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Morning sun breaks through the trees – the promise of another day. Forget the madness of civilization on full display throughout the media, and focus instead upon here and now. A calm, clear, azure sky. And you are alive. Cherish it. Your days will not go on forever. So whatever your troubles, however distressing the human condition may seem, there is this day. And you are alive.

It’s hard to believe that Nature has no agenda, that all this living and dying all around us isn’t to some good purpose. The sun burns brightly, suggesting divinity. Or am I just imagining it? Each and every one of us walks the fine line between reality and illusion. Only the truly mad amongst us think that they are completely sane.

The sun, moon and stars move across the sky, marking time. Together they hint at something eternal – something that we call the universe. But that’s of no consequence to us really. Our days are numbered. From the first hominid to the last there are only so many days. So we should make good use of them. What then should we do? More to the point, what should I do today?

The promise of another day. Each and every day is fraught with possibility. Perhaps I will do today what I couldn’t do yesterday. Perhaps the passage of time is all that’s needed to beat the long odds and accomplish something truly remarkable. Perhaps today I will truly understand the world and my place in it. Stranger things have happened, haven’t they?

 

 

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Jan 30 2012

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World Weary

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Thanks to my tech savvy wife, I now get my morning news from an electronic device. Now I can read newspapers from any point on the globe, and keep up with the latest developments everywhere. Talk about information overload! I have to limit myself to half an hour of browsing otherwise I’d be at it all day. There’s really no end to the images and words that are available. With a good internet connection, the world is indeed a small place.

Yeah, now I can read about local, national and international events until I am truly sick at heart. Better than sticking my head in the sand and ignoring it all, I suppose. All the same, I can’t help but wonder what good all this information does me.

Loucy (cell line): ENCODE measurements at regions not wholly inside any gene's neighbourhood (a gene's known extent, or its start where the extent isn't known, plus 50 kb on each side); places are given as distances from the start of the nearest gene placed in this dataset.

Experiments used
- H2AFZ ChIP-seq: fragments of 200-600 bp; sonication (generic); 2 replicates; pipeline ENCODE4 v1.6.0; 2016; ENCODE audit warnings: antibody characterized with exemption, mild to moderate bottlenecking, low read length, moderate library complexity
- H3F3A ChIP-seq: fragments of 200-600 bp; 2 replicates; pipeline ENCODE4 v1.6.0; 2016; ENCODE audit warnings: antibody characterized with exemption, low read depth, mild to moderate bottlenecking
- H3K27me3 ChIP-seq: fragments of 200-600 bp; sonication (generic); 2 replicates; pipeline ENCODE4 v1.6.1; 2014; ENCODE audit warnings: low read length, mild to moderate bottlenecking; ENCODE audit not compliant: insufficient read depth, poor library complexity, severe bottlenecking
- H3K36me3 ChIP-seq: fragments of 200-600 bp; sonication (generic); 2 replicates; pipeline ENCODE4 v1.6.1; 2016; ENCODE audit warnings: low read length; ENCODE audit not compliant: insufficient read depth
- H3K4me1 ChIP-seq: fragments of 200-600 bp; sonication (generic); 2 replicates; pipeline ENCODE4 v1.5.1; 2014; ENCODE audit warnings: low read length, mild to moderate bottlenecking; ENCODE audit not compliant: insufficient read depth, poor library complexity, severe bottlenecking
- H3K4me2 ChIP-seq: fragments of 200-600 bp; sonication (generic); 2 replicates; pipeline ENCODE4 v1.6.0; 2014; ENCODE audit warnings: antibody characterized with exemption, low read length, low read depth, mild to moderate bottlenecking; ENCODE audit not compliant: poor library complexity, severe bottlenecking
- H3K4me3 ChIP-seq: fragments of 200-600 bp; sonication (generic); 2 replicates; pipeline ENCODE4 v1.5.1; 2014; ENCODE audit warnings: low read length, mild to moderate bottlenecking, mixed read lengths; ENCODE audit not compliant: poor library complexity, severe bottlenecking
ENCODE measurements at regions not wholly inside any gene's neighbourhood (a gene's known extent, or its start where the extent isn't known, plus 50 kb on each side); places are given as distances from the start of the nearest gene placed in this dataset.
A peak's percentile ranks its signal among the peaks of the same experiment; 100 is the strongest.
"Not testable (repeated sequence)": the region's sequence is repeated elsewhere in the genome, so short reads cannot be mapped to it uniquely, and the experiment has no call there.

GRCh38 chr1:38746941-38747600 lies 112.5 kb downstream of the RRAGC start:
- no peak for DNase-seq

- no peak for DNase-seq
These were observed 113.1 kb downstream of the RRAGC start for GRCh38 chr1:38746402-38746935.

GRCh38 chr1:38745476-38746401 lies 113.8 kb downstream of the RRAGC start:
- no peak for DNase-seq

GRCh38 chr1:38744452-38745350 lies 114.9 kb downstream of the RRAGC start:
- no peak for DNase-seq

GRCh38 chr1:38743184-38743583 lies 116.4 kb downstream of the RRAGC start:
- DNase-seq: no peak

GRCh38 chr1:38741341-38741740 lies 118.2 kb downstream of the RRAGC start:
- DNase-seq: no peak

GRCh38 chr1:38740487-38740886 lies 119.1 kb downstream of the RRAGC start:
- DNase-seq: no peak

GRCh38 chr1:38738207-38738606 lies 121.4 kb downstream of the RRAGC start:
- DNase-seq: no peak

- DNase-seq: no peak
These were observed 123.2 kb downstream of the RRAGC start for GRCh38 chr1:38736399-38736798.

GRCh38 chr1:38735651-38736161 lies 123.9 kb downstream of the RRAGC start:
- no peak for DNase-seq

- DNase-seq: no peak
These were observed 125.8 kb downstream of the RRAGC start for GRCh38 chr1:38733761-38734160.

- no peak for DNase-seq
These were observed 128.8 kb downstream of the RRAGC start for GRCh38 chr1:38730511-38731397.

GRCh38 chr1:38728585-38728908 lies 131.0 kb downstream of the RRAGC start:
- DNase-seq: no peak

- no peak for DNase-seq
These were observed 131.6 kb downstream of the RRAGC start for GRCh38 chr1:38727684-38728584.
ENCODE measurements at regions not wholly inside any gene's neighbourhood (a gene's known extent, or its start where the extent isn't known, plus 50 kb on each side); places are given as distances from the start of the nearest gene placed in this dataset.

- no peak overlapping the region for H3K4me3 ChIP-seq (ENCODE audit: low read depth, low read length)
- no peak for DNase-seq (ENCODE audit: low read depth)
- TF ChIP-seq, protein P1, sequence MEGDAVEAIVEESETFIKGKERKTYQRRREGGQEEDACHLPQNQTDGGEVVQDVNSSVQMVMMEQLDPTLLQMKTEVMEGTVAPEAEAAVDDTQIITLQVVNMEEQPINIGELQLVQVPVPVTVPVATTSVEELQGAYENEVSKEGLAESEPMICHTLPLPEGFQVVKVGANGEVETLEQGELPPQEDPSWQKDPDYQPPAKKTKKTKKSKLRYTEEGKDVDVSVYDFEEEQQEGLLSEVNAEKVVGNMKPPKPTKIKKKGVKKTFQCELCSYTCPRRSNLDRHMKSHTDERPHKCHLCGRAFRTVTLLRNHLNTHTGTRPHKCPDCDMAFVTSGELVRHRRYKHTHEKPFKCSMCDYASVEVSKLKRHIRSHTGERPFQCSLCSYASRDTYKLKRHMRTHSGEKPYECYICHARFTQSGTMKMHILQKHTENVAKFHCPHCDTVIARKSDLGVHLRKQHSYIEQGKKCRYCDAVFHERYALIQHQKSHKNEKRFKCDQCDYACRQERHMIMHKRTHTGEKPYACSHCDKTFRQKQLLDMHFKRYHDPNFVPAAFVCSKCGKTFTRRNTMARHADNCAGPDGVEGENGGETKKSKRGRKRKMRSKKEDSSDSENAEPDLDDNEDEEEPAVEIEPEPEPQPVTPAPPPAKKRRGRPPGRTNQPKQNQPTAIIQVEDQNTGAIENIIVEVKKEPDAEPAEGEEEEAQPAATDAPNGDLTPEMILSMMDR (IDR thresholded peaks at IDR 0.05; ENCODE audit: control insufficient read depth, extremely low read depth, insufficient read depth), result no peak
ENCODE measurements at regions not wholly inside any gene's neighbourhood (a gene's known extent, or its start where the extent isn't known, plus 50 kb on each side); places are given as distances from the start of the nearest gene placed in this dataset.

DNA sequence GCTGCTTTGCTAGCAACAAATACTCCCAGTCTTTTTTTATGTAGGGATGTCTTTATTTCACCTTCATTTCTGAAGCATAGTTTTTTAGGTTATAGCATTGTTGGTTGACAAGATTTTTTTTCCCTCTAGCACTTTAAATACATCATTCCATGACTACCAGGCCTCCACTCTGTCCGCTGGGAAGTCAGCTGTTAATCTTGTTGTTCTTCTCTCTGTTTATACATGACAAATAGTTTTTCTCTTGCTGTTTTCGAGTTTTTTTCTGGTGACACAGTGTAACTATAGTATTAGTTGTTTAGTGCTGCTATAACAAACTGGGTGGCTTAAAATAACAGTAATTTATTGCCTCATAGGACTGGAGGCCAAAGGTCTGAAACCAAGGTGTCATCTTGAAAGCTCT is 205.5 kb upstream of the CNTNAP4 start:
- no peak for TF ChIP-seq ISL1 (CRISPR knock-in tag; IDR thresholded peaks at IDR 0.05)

Am I better off keeping up with the massacres in Africa, the latest court rulings on crumbling nuclear power plants, or the circus that we call the presidential primaries? How much more do I need to know about the lurid sex lives of the rich and powerful, or the horrific crimes committed by supposedly decent folk? I’m partial to scientific surveys, but the one I read tomorrow will contradict the one I read today. Is eating dark chocolate and drinking red wine good for me or not? I know how they taste. That’s all I can say for sure.

I am world weary. 99% of the so-called information I encounter during the course of a day is tainted with propaganda, and quite frankly, I am tired of sorting through it. I call myself a philosopher because I have an insatiable hunger for meaning, but such a desire is meaningless in the Age of Misinformation. Media buzz trumps reality. And the wider the gap grows between the average person and wild nature, the more this becomes true.

A day in the woods provides temporary relief, but a week or two off the grid only makes it harder to come back.  In the summer of ’92, I went into the Alaskan bush hoping to resolve this matter. I haven’t been the same since. I have directly experienced What-is and know, beyond any reasonable doubt, that it vanishes the moment I step out of a wild forest. So now I turn on an electronic device, searching for more information, substituting that for wisdom. Then I get dressed and go to work on a keyboard, either at home or elsewhere, wondering why I feel so empty inside.

I should be happy. I have my health, a great marriage, my literary work, family and friends, and so much more.  But I am weary in a way that Kierkegaard, Nietzsche or any other existentialist would understand all too well. The gap between the wild and the civilized is wide indeed. And the world we live in doesn’t make much sense.